April 14 (UPI) -- Scientists have underestimated the communicative abilities of the human scream, according to a new study.
After testing the different ways humans can use and perceive screaming as a communication tool, researchers determined screams can convey at least six different emotions.
The experimental findings, published this week in the journal PLOS Biology, showed human brains actually process non-alarming screams more efficiently than alarming screams.
Screams are deployed by a variety of nonhuman primates, as well as other mammalian species, to alert peers to danger and ward off would be rivals and predators.
But humans use screams as more than just a warning -- they're also used to express feelings of despair and elation.
Previously, studies have focused only on human alarm screams.
"Given that screams are of course relevant for alarm contexts, searchers simply forgot to look at positive contexts," lead author Sascha Frühholz told UPI in an email.
"The latter are relevant for humans, because maybe only humans scream in positive contexts -- joy and pleasure," said Frühholz, a neuroscientist at the University of Zurich in Switzerland.
To better understand the emotional range of the human scream, scientists had volunteers attempt to express a variety of emotions via screams.
"The screams that we used in our study were 'acted' screams, but we know that humans can produce acted screams that are very similar to spontaneous screams," Frühholz said. "And screaming is a 'natural' ability, new born babies scream as their first act in life. And we do not have to learn to scream."
Researchers then had another group of volunteers listen to and classify the screams into different emotional categories -- all while being observed using functional magnetic resonance imaging.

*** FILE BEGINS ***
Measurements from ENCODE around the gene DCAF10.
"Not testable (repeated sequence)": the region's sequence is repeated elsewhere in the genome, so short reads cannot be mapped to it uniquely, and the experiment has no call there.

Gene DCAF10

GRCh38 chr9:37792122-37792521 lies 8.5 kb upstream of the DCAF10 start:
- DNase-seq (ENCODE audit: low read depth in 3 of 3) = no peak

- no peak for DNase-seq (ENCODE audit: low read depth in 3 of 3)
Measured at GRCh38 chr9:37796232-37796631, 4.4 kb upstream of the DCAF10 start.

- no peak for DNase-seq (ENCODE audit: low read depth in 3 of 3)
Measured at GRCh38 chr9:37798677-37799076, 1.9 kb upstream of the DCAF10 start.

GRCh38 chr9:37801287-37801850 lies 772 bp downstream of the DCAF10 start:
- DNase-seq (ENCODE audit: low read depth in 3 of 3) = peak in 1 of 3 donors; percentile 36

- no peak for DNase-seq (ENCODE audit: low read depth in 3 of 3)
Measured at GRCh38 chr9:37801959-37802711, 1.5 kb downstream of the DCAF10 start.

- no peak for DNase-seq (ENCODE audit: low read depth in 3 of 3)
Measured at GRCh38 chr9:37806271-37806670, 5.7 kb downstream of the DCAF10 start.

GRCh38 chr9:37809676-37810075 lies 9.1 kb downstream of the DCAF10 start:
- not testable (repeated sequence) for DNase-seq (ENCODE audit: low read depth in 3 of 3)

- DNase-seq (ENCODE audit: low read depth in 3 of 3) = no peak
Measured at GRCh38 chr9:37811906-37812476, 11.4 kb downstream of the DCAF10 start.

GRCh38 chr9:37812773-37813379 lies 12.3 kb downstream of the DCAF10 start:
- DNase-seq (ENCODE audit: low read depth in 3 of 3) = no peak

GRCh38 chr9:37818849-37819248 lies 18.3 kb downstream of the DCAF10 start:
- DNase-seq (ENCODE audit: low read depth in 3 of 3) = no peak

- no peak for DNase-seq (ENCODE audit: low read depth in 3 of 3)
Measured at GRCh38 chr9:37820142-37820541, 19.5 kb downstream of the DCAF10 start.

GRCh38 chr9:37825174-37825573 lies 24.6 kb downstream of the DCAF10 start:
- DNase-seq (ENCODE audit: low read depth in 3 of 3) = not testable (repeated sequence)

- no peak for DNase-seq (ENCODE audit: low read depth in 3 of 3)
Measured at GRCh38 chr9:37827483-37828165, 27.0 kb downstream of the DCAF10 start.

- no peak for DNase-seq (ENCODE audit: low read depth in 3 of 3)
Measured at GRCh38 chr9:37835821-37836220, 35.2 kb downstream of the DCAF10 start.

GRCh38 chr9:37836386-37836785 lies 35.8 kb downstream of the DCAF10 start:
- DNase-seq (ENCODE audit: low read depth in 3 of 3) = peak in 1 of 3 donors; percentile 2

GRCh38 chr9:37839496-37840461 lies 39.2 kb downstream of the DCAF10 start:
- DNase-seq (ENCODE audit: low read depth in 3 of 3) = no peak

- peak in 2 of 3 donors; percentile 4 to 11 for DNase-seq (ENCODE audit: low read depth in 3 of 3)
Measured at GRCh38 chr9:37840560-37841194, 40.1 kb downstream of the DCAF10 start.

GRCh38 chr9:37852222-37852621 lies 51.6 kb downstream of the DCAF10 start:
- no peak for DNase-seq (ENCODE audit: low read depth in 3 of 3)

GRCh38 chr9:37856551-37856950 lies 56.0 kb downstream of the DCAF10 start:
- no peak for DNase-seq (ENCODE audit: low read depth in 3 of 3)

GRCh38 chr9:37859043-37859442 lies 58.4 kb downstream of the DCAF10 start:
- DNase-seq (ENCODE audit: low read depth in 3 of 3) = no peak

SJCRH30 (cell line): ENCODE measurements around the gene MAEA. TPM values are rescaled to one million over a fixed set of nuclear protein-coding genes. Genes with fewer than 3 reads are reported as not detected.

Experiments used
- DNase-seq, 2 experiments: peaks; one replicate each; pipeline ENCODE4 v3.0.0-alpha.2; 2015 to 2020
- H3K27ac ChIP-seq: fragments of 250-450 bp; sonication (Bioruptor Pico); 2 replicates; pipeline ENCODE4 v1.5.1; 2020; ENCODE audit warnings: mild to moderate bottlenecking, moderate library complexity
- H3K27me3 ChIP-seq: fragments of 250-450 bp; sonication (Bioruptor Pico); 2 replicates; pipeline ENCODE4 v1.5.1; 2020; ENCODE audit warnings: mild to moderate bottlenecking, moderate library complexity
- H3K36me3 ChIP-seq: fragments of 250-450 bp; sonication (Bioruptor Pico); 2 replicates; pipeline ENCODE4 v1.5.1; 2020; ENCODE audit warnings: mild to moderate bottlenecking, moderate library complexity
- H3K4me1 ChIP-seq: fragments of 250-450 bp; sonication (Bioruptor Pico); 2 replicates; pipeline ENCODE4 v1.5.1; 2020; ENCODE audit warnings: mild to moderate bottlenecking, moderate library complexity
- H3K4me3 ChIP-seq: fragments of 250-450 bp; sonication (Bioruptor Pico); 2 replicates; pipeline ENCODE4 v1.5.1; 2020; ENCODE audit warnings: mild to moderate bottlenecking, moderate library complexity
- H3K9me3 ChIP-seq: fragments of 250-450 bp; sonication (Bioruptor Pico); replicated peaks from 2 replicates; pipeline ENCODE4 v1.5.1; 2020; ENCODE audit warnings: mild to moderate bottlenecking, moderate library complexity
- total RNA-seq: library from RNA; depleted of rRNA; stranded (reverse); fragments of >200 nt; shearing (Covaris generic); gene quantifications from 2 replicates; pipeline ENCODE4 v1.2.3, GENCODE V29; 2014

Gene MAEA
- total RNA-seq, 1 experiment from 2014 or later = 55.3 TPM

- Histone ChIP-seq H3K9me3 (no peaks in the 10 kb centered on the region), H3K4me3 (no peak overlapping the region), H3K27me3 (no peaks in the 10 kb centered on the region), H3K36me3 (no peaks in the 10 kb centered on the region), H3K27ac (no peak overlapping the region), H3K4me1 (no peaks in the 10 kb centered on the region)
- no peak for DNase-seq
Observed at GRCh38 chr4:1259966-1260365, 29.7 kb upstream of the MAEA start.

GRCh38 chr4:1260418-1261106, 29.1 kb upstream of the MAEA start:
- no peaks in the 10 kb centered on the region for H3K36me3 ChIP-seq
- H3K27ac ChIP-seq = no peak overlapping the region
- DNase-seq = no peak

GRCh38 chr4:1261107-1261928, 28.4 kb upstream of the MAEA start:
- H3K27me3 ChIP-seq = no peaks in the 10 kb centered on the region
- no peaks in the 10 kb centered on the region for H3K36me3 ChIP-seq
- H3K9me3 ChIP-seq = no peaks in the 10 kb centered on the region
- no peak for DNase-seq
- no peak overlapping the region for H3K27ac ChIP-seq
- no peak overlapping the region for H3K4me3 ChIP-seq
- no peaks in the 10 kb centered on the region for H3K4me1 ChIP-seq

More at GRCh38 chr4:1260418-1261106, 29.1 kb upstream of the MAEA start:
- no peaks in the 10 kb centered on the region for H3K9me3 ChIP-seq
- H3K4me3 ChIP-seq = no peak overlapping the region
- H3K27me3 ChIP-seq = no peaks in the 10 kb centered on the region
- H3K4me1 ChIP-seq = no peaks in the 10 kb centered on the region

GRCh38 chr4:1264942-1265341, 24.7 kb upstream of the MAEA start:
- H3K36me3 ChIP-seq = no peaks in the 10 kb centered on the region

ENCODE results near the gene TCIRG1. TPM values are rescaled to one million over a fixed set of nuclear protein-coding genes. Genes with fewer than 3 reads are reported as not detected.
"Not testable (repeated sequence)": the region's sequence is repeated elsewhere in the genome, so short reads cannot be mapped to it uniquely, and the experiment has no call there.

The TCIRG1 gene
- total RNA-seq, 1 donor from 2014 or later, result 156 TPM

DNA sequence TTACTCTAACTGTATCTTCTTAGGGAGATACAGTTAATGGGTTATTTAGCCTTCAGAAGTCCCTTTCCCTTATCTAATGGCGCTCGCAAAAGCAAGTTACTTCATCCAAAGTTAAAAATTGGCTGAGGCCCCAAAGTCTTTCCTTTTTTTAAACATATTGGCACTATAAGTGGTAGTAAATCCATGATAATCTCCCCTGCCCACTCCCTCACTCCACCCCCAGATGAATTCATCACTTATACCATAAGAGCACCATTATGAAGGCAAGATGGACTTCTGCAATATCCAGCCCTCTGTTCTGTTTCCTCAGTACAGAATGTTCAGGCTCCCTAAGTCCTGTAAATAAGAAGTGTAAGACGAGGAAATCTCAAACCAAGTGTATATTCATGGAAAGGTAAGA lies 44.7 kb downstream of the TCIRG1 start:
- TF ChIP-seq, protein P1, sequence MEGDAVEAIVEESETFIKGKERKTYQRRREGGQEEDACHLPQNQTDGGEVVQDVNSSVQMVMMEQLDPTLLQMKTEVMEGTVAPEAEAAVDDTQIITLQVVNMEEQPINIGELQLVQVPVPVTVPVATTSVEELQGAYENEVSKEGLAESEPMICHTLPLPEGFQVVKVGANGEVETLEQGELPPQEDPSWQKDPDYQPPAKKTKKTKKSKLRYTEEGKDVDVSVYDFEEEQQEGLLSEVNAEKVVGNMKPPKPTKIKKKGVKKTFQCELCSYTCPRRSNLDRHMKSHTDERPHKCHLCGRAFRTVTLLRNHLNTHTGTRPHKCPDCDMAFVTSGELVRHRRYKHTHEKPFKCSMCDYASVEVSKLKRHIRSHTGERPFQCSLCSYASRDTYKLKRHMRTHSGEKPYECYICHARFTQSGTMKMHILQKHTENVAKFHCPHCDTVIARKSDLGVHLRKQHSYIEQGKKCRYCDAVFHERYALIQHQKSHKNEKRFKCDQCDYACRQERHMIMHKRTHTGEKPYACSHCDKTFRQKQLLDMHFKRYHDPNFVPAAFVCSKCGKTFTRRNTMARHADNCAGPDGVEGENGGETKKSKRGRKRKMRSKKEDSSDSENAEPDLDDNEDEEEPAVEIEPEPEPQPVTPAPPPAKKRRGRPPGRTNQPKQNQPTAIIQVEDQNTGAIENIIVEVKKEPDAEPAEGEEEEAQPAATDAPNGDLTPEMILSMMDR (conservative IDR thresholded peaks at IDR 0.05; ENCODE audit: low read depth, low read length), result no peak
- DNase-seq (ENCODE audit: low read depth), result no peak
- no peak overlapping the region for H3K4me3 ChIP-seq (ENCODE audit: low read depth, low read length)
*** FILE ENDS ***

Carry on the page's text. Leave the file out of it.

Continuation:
The analysis revealed six psycho-acoustically distinct scream types -- expressions of pain, anger, fear, pleasure, sadness and joy.
Surprisingly, listeners responded more quickly and showed higher neural activity in reaction to positive screams.
"Based on evolution and based on previous findings, one would assume that the human brain is more sensitive to alarm signals, because this can be life-saving in many contexts," Frühholz said. "Humans are sensitive to alarm screams, but they are much more sensitive to positive screams."
"Positive screams might have gained priority in humans, because most of our environments are safe; and positive emotions and screams are much more important for human interactions," Frühholz said.
"And as humans we actively seek contexts were we can produce positive screams -- for example, watching our favorite soccer team winning a match," Frühholz said.
In future studies, Frühholz and his research partners hope to explore the ways different screams are produced and perceived across cultures, as well as the ways humans screams are replicated using sound effects and music in horror movies.